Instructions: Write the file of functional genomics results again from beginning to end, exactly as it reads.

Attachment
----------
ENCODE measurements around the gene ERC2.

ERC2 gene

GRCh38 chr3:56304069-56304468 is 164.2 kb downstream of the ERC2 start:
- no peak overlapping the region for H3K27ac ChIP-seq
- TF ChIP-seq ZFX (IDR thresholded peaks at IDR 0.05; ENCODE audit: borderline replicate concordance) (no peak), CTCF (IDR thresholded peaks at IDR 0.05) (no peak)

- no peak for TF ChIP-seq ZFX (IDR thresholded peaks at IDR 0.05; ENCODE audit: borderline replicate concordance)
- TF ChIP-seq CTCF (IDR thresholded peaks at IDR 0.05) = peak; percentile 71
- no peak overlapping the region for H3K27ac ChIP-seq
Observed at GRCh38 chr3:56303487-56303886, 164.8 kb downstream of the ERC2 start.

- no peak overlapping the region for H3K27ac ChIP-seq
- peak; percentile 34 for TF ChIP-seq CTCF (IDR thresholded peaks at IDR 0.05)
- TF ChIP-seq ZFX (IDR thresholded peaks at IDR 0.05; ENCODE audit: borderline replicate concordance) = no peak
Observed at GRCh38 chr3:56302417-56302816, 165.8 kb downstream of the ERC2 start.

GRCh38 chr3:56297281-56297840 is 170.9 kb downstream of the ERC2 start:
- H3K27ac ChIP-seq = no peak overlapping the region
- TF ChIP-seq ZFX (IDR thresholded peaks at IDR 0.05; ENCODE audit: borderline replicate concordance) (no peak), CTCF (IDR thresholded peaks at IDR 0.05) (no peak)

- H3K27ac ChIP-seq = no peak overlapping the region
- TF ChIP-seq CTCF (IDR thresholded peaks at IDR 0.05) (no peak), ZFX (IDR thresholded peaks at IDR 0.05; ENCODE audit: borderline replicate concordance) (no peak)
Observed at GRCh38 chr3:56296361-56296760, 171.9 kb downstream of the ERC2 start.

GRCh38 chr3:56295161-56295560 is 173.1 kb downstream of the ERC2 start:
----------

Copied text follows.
ENCODE measurements around the gene ERC2.

ERC2 gene

GRCh38 chr3:56304069-56304468 is 164.2 kb downstream of the ERC2 start:
- no peak overlapping the region for H3K27ac ChIP-seq
- TF ChIP-seq ZFX (IDR thresholded peaks at IDR 0.05; ENCODE audit: borderline replicate concordance) (no peak), CTCF (IDR thresholded peaks at IDR 0.05) (no peak)

- no peak for TF ChIP-seq ZFX (IDR thresholded peaks at IDR 0.05; ENCODE audit: borderline replicate concordance)
- TF ChIP-seq CTCF (IDR thresholded peaks at IDR 0.05) = peak; percentile 71
- no peak overlapping the region for H3K27ac ChIP-seq
Observed at GRCh38 chr3:56303487-56303886, 164.8 kb downstream of the ERC2 start.

- no peak overlapping the region for H3K27ac ChIP-seq
- peak; percentile 34 for TF ChIP-seq CTCF (IDR thresholded peaks at IDR 0.05)
- TF ChIP-seq ZFX (IDR thresholded peaks at IDR 0.05; ENCODE audit: borderline replicate concordance) = no peak
Observed at GRCh38 chr3:56302417-56302816, 165.8 kb downstream of the ERC2 start.

GRCh38 chr3:56297281-56297840 is 170.9 kb downstream of the ERC2 start:
- H3K27ac ChIP-seq = no peak overlapping the region
- TF ChIP-seq ZFX (IDR thresholded peaks at IDR 0.05; ENCODE audit: borderline replicate concordance) (no peak), CTCF (IDR thresholded peaks at IDR 0.05) (no peak)

- H3K27ac ChIP-seq = no peak overlapping the region
- TF ChIP-seq CTCF (IDR thresholded peaks at IDR 0.05) (no peak), ZFX (IDR thresholded peaks at IDR 0.05; ENCODE audit: borderline replicate concordance) (no peak)
Observed at GRCh38 chr3:56296361-56296760, 171.9 kb downstream of the ERC2 start.

GRCh38 chr3:56295161-56295560 is 173.1 kb downstream of the ERC2 start: